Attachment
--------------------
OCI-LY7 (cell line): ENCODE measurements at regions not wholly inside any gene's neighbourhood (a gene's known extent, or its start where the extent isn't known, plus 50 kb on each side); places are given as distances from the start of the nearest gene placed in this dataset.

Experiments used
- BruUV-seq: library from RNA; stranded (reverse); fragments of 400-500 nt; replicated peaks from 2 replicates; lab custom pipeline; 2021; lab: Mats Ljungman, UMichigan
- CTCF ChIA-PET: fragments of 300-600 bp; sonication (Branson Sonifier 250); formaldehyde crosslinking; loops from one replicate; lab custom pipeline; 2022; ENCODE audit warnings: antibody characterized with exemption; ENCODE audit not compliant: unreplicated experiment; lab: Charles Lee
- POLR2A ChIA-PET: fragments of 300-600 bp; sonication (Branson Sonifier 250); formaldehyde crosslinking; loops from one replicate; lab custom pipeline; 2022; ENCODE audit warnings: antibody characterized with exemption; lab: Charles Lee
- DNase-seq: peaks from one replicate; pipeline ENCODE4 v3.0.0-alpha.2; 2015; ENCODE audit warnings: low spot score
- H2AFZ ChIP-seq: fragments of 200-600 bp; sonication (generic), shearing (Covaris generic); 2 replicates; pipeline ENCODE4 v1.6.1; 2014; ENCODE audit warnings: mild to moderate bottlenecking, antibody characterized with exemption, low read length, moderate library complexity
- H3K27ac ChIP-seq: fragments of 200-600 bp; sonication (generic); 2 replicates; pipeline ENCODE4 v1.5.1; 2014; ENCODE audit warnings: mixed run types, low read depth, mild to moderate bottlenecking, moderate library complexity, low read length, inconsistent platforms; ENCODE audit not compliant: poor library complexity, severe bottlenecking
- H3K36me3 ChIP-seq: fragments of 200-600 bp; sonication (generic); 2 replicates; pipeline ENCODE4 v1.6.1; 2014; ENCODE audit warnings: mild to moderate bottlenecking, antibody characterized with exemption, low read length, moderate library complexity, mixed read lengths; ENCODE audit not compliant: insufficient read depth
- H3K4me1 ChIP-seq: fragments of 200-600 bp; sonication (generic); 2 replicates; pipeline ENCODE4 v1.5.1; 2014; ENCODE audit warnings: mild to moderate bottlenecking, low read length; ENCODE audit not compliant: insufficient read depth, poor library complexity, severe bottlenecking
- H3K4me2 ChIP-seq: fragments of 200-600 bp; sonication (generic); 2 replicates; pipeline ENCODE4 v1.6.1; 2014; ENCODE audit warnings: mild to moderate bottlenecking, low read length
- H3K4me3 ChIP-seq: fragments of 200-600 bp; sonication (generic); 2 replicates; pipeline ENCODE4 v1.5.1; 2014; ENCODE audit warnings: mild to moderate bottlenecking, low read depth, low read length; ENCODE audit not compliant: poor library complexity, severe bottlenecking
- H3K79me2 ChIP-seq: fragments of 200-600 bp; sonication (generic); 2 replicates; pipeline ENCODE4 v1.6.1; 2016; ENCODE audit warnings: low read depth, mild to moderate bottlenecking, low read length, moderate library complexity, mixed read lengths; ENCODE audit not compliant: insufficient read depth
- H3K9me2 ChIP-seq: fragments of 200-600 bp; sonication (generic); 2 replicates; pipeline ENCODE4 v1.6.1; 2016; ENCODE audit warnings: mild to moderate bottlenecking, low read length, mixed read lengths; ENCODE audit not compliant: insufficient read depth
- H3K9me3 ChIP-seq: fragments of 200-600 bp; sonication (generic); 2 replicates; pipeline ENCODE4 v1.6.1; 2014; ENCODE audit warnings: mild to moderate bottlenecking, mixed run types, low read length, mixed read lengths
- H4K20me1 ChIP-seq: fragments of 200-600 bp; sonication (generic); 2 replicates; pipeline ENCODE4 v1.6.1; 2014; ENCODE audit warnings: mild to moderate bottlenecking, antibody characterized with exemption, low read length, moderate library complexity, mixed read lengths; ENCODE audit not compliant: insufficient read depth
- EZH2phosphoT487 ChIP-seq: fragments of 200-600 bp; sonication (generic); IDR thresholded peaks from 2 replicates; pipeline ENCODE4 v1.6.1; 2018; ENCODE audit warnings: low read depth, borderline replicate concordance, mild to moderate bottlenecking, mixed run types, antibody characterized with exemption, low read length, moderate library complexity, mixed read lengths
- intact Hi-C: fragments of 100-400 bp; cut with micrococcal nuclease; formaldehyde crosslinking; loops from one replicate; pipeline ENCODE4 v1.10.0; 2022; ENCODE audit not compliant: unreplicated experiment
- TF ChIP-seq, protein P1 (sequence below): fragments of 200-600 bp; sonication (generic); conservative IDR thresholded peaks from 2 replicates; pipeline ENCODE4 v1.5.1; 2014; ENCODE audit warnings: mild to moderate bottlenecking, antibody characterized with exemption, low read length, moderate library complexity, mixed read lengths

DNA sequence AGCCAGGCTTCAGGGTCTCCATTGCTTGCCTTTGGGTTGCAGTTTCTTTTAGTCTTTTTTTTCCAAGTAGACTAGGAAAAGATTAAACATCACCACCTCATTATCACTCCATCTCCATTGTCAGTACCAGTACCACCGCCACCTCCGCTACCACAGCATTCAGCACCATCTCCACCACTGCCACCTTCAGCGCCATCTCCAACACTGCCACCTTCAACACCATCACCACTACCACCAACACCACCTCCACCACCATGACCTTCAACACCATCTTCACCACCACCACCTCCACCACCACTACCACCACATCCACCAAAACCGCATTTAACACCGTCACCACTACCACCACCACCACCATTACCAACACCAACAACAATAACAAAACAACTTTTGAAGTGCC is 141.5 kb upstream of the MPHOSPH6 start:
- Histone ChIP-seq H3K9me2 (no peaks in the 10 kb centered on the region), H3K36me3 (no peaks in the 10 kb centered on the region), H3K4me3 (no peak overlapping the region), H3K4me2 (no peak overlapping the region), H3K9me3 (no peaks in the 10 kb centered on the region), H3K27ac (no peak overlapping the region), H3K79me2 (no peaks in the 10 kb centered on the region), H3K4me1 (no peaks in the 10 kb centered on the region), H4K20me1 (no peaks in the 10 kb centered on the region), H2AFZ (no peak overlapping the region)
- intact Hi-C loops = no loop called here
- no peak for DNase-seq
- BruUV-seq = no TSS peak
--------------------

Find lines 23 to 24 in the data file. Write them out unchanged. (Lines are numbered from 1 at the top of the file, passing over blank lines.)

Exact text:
- no peak for DNase-seq
- BruUV-seq = no TSS peak